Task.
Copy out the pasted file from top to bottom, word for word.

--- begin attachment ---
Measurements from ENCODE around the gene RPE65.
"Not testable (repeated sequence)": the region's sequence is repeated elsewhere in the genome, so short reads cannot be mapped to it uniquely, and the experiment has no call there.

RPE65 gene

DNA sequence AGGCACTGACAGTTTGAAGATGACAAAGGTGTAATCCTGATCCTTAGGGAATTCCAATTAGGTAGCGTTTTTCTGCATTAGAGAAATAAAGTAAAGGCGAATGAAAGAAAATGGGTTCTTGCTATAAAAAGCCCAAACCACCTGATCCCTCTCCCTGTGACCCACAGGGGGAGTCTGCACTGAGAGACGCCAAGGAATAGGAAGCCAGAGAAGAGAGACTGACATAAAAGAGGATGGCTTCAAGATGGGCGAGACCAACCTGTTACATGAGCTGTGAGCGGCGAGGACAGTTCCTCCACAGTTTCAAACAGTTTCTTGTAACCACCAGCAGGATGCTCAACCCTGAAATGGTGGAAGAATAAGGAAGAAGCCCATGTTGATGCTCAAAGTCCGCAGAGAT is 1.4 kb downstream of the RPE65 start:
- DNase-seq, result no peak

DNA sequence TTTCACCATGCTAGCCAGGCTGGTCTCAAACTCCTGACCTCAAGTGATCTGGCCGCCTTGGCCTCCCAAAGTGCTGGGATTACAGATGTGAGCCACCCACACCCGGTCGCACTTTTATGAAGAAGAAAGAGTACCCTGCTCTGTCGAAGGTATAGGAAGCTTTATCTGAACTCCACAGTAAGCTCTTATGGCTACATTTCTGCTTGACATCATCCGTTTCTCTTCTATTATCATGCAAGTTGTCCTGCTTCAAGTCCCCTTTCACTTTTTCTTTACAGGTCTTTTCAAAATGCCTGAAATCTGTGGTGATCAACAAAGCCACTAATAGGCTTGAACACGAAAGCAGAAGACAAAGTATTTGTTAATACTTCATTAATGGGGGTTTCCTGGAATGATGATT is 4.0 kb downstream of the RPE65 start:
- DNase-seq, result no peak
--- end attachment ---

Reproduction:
Measurements from ENCODE around the gene RPE65.
"Not testable (repeated sequence)": the region's sequence is repeated elsewhere in the genome, so short reads cannot be mapped to it uniquely, and the experiment has no call there.

RPE65 gene

DNA sequence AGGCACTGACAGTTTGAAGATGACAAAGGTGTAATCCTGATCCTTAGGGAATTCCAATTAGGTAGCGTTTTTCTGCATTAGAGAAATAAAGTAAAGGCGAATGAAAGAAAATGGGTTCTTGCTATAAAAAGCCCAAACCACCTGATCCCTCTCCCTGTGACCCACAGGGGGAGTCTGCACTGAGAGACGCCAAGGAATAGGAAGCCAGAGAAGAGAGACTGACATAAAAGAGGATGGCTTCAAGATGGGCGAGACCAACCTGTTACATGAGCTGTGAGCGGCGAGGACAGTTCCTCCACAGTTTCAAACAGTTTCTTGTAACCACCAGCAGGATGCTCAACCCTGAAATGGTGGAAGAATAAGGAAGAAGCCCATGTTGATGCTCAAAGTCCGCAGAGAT is 1.4 kb downstream of the RPE65 start:
- DNase-seq, result no peak

DNA sequence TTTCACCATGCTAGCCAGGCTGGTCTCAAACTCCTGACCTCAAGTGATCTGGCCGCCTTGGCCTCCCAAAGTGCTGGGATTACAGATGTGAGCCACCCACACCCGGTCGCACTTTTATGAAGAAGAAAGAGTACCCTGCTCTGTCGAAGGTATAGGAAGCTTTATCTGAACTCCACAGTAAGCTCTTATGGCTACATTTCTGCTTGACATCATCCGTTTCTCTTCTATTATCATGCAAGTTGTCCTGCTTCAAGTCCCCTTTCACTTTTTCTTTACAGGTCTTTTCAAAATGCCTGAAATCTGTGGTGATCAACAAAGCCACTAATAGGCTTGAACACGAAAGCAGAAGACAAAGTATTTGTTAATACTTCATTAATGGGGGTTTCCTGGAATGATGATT is 4.0 kb downstream of the RPE65 start:
- DNase-seq, result no peak